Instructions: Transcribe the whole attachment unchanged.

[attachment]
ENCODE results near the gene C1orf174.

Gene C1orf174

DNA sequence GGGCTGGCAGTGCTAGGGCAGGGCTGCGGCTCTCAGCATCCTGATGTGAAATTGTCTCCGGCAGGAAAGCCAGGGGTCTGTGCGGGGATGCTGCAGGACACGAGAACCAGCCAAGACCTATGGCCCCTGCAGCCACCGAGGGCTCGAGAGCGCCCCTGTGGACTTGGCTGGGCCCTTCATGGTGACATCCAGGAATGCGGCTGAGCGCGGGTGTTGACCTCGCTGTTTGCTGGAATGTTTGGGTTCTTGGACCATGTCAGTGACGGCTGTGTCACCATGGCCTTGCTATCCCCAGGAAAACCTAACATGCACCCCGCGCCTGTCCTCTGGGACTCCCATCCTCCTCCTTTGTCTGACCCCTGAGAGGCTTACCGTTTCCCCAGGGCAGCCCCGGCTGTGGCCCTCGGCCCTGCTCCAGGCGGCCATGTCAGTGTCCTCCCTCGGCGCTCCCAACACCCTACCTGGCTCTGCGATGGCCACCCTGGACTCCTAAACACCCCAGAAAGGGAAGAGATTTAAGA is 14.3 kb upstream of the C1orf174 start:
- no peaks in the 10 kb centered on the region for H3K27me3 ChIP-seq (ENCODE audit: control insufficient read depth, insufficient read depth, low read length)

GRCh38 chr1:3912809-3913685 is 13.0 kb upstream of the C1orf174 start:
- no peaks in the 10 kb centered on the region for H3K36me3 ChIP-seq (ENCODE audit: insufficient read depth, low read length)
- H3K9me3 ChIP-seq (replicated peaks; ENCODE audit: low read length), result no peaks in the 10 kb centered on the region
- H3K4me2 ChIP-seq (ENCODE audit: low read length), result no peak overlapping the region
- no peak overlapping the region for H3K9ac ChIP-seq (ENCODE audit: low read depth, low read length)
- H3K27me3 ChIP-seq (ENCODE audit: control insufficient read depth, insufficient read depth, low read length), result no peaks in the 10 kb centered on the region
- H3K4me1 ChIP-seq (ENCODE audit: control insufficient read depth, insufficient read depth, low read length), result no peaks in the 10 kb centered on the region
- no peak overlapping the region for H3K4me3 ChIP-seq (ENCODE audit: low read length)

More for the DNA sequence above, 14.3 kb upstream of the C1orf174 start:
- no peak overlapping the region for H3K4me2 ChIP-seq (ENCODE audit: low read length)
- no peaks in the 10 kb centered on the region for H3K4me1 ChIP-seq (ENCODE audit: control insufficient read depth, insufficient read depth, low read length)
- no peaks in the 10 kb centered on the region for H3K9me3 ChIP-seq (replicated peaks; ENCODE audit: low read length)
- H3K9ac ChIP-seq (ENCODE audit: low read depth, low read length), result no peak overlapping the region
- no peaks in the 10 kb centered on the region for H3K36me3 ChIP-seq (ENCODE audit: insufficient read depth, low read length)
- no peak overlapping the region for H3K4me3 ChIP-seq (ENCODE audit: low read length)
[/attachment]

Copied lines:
ENCODE results near the gene C1orf174.

Gene C1orf174

DNA sequence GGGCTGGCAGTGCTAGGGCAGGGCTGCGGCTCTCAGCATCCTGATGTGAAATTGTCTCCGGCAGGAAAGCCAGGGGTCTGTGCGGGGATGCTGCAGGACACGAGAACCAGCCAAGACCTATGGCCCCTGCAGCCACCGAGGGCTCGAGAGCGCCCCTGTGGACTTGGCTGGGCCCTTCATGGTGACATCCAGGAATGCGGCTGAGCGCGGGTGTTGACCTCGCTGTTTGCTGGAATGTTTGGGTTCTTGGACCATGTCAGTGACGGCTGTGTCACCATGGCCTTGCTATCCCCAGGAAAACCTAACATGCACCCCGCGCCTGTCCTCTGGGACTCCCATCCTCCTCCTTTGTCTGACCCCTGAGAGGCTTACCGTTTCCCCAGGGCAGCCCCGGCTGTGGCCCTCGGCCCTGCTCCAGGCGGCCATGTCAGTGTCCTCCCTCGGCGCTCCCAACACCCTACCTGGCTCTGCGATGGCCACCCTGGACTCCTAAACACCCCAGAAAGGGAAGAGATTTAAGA is 14.3 kb upstream of the C1orf174 start:
- no peaks in the 10 kb centered on the region for H3K27me3 ChIP-seq (ENCODE audit: control insufficient read depth, insufficient read depth, low read length)

GRCh38 chr1:3912809-3913685 is 13.0 kb upstream of the C1orf174 start:
- no peaks in the 10 kb centered on the region for H3K36me3 ChIP-seq (ENCODE audit: insufficient read depth, low read length)
- H3K9me3 ChIP-seq (replicated peaks; ENCODE audit: low read length), result no peaks in the 10 kb centered on the region
- H3K4me2 ChIP-seq (ENCODE audit: low read length), result no peak overlapping the region
- no peak overlapping the region for H3K9ac ChIP-seq (ENCODE audit: low read depth, low read length)
- H3K27me3 ChIP-seq (ENCODE audit: control insufficient read depth, insufficient read depth, low read length), result no peaks in the 10 kb centered on the region
- H3K4me1 ChIP-seq (ENCODE audit: control insufficient read depth, insufficient read depth, low read length), result no peaks in the 10 kb centered on the region
- no peak overlapping the region for H3K4me3 ChIP-seq (ENCODE audit: low read length)

More for the DNA sequence above, 14.3 kb upstream of the C1orf174 start:
- no peak overlapping the region for H3K4me2 ChIP-seq (ENCODE audit: low read length)
- no peaks in the 10 kb centered on the region for H3K4me1 ChIP-seq (ENCODE audit: control insufficient read depth, insufficient read depth, low read length)
- no peaks in the 10 kb centered on the region for H3K9me3 ChIP-seq (replicated peaks; ENCODE audit: low read length)
- H3K9ac ChIP-seq (ENCODE audit: low read depth, low read length), result no peak overlapping the region
- no peaks in the 10 kb centered on the region for H3K36me3 ChIP-seq (ENCODE audit: insufficient read depth, low read length)
- no peak overlapping the region for H3K4me3 ChIP-seq (ENCODE audit: low read length)